a book by Peter Walsh, who is an expert on decluttering.
I wish I had read this book 2 years ago. As it was the book sat for more than a year in my "to be read" pile of...clutter. A bit ironic perhaps.
The premise is that the physical clutter in our homes is a manifestation of unmet emotional needs, and creates a vicious cycle. We turn to acquiring stuff because we are unhappy with some part of our life and the more stuff we get the unhappier we are which leads to more stuff and less happiness and so on.
And so too with our weight. Food becomes our drug of choice, creating that same vicious circle of unmet needs, unhappiness and excuses...excess weight is simply the embodiment of the physical clutter in our lives.
So his solution to starting down the path to weight loss and better health is to declutter one's space and by so doing eliminate many of the excuses and stresses that leave us to self-medicate with food.
This is a bit simplistic of an analysis but he makes many points which are spot on, and doesn't try to coddle one (oh sweetie, it's not your fault you're fat...it's your genes, it's your mother's fault, it's your doctor's fault, you're not really fat you're just curvy, look at how many other people are even bigger than you!).
I can so relate. Over a period of years I was unhappy with my life but hadn't consciously admitted it to myself...and I was a shopaholic as a result. My home was the Kingdom of Piles of Stuff. Which contributed to my unhappiness, although I didn't realize it at the time. Clutter creates stress, shopping for more stuff temporarily relieves the stress but creates more clutter and more stress and more shopping....and weight gain because eating temporarily relieves the stress but creates more unhappiness over the extra weight which causes more eating and more shopping which creates more stress...
A vicious circle.
None of this is news to the Spark Community. Before joining I had made half-hearted attempts to get organized and lose weight, neither of which ever lasted very long and I would wind up more cluttered and heavier than when I had started.
But one of the first things I did when I joined SP was the sleep challenge. One of the steps was to clean out my bedroom to create a nice, neat organized and restful place in which to sleep.
I felt emotionally lighter immediately...just from cleaning my room! Who knew!
I expanded to the bathroom...then the kitchen...then other rooms. I tried to stay on top of things, to not let the piles start to grow again. And as I decluttered my home I also had more focus on decluttering my body, which I truly think was possible in a large part because of getting rid of the physical stuff I had accumulated. Less clutter meant less stress meant less mindless eating meant being happier and more involved with my life and the consequences of the choices I made.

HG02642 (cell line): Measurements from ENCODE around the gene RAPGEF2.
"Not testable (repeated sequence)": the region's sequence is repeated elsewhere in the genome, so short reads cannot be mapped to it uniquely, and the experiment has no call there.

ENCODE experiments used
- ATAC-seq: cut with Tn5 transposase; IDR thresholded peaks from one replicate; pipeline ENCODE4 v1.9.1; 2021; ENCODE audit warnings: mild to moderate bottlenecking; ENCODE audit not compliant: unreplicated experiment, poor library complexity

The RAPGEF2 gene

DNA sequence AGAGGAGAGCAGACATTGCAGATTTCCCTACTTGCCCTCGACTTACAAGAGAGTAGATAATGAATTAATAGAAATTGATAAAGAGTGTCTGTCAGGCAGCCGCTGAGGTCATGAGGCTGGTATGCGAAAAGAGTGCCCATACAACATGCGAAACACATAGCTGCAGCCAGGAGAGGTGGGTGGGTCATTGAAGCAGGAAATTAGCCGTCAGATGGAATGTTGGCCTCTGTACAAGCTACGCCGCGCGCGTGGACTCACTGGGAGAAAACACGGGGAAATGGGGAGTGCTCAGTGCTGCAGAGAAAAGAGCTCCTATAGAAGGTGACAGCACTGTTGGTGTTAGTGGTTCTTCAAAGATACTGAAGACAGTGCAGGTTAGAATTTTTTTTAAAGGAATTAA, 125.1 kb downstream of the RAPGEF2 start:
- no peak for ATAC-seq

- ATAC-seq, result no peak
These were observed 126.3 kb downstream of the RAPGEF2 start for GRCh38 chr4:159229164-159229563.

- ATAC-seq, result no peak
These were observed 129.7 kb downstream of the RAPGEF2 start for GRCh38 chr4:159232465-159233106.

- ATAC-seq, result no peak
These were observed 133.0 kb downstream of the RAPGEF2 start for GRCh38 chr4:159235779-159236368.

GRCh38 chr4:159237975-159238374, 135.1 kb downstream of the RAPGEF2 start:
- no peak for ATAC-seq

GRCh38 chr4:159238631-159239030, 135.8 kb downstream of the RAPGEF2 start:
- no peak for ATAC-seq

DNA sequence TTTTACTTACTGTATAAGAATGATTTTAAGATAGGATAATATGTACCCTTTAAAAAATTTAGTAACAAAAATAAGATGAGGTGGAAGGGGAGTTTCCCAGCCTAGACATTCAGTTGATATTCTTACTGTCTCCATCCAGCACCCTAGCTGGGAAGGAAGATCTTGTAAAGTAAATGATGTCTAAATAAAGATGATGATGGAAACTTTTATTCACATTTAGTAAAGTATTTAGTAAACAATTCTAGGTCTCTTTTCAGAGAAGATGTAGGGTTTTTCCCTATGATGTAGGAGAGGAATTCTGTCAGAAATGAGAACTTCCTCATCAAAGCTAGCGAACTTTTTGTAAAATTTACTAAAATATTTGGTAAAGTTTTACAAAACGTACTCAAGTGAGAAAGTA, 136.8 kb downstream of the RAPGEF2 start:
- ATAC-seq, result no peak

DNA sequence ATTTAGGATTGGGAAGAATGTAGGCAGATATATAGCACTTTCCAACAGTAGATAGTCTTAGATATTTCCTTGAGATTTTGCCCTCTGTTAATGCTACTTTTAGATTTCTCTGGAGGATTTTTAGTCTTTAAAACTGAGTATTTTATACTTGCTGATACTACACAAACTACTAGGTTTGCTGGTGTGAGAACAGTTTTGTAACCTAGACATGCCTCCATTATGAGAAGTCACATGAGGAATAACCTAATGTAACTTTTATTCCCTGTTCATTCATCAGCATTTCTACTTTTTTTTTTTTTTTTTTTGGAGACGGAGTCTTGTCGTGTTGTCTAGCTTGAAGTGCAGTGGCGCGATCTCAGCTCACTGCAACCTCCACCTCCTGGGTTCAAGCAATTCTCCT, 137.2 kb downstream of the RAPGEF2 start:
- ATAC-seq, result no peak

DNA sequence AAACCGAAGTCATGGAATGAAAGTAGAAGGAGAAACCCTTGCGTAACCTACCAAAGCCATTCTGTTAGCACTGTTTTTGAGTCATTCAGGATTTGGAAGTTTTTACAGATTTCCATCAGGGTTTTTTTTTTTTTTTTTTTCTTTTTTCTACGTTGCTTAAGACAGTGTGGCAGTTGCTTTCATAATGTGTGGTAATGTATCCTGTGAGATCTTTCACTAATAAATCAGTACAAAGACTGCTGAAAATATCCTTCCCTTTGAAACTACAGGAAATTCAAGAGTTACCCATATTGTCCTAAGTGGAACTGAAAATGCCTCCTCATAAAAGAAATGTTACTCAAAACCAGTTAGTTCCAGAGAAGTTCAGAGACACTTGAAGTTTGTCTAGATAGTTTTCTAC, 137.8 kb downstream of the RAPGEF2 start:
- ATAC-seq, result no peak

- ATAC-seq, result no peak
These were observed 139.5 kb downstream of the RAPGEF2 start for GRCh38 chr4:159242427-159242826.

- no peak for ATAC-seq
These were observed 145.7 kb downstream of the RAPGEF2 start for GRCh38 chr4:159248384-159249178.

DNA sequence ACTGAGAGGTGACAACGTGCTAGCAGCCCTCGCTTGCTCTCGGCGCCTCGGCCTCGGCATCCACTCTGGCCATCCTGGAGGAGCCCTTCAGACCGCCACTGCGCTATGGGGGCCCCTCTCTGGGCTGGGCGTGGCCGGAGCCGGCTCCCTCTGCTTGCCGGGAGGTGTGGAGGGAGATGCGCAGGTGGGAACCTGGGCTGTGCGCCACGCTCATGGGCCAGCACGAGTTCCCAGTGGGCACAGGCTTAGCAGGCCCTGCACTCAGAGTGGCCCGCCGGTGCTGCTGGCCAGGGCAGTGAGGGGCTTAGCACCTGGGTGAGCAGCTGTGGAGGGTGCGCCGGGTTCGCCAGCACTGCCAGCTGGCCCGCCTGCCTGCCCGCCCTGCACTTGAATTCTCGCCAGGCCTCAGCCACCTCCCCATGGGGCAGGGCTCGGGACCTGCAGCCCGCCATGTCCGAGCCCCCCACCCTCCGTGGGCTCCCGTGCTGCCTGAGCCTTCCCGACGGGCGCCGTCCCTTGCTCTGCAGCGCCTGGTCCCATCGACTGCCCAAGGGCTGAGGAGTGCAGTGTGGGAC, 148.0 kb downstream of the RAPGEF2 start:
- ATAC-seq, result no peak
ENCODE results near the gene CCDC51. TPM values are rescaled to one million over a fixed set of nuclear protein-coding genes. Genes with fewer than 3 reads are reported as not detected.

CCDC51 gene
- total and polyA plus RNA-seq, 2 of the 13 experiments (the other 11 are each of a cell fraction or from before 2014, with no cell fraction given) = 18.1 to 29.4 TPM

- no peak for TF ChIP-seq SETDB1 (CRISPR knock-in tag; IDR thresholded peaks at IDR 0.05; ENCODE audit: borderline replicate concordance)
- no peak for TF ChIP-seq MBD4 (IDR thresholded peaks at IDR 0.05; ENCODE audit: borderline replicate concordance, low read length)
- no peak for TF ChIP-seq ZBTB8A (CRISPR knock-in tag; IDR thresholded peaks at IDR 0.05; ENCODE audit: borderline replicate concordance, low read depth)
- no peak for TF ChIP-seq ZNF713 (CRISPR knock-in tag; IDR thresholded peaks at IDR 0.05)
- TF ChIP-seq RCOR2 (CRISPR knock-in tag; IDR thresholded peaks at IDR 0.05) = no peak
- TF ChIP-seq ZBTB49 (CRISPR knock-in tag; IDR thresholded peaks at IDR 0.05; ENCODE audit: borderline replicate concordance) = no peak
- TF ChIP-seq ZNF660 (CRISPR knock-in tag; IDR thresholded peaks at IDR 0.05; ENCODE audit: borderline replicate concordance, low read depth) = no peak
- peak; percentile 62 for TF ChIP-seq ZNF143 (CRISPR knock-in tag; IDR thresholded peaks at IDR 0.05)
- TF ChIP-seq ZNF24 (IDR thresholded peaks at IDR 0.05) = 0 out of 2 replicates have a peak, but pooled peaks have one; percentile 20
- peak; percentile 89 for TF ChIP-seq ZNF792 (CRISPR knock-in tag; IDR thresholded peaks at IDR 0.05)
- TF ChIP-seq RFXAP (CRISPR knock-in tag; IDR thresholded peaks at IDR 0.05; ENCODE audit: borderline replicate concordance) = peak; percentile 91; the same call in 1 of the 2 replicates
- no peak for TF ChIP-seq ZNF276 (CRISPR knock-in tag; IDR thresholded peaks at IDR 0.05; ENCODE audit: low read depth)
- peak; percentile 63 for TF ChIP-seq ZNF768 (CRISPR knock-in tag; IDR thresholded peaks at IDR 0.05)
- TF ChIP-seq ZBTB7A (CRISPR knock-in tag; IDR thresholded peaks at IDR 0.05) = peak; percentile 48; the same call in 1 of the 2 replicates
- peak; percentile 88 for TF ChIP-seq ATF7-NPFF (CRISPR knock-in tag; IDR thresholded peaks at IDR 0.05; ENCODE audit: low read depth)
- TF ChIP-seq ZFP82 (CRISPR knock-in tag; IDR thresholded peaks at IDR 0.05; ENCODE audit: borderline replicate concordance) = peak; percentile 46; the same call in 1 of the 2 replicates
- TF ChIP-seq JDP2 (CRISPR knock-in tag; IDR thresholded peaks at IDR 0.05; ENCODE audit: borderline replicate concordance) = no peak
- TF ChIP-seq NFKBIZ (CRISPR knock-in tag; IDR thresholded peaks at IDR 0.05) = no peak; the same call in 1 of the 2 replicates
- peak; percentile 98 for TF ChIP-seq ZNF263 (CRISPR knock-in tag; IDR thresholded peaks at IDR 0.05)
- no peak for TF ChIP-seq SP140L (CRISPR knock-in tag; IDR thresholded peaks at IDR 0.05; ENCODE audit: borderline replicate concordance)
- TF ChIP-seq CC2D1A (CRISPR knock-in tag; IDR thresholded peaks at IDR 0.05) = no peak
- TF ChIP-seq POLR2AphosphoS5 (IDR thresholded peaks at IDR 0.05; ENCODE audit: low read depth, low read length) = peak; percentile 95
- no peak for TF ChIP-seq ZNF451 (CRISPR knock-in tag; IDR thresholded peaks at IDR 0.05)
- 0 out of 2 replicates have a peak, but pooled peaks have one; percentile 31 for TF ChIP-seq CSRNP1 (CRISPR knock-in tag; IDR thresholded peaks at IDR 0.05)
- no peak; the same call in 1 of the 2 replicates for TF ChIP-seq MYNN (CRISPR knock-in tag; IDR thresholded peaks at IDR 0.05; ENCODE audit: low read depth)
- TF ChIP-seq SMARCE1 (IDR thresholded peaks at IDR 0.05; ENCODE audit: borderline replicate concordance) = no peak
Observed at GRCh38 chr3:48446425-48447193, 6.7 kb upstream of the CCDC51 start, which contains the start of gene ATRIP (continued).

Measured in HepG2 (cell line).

Eventually, though, the piles started reappearing. My bedroom was no longer a nice neat calm haven of rest. Counter tops again disappeared. And I gained weight again. Oh, not much, I stayed within 10 pounds of my goal weight, but this time I knew what was happening.
Moving in August was a good thing as it gave me the impetus for a big decluttering push. I had to completely empty the house and because I've downsized domiciles I knew I couldn't take everything. I wound up with 3 piles, roughly equal in size - take, store and donate/trash.
I ended up roughly 1/3 lighter in total possessions. Most of what is in storage are things like my power tools and pictures/memories and Christmas decorations, and kitchen stuff I will give to whichever of my children moves into his/her own place first. And my couch which was too big to bring (too big to fit in my house here anyway).
Everything I chose to bring with me is something I use. Or at least try to use, some of the small appliances work with the converter/adapter plugs and some don't. So some things being replaced with local items and the US versions going into an organized pile in the basement to await the move back to the US in 3 years, at which time I will again be able to use them. I will sell or donate the local items before I move.
And everything I got rid of was all the stuff I had been hanging on to forever because "I might use it one day". But one day never came and I had to force that realization in order to add things to the donate/trash piles. It was hard.
But I felt better afterwards. And I don't think it is just coincidence I'm back at goal weight again. I feel lighter physically & emotionally by having 2/3 fewer things here with me. Keeping the piles banished and counters cleared and an overall lack of clutter makes me happy...I can consciously feel there is less stress in my life and more energy to concentrate on other things.
This Peter Walsh guy is on to something.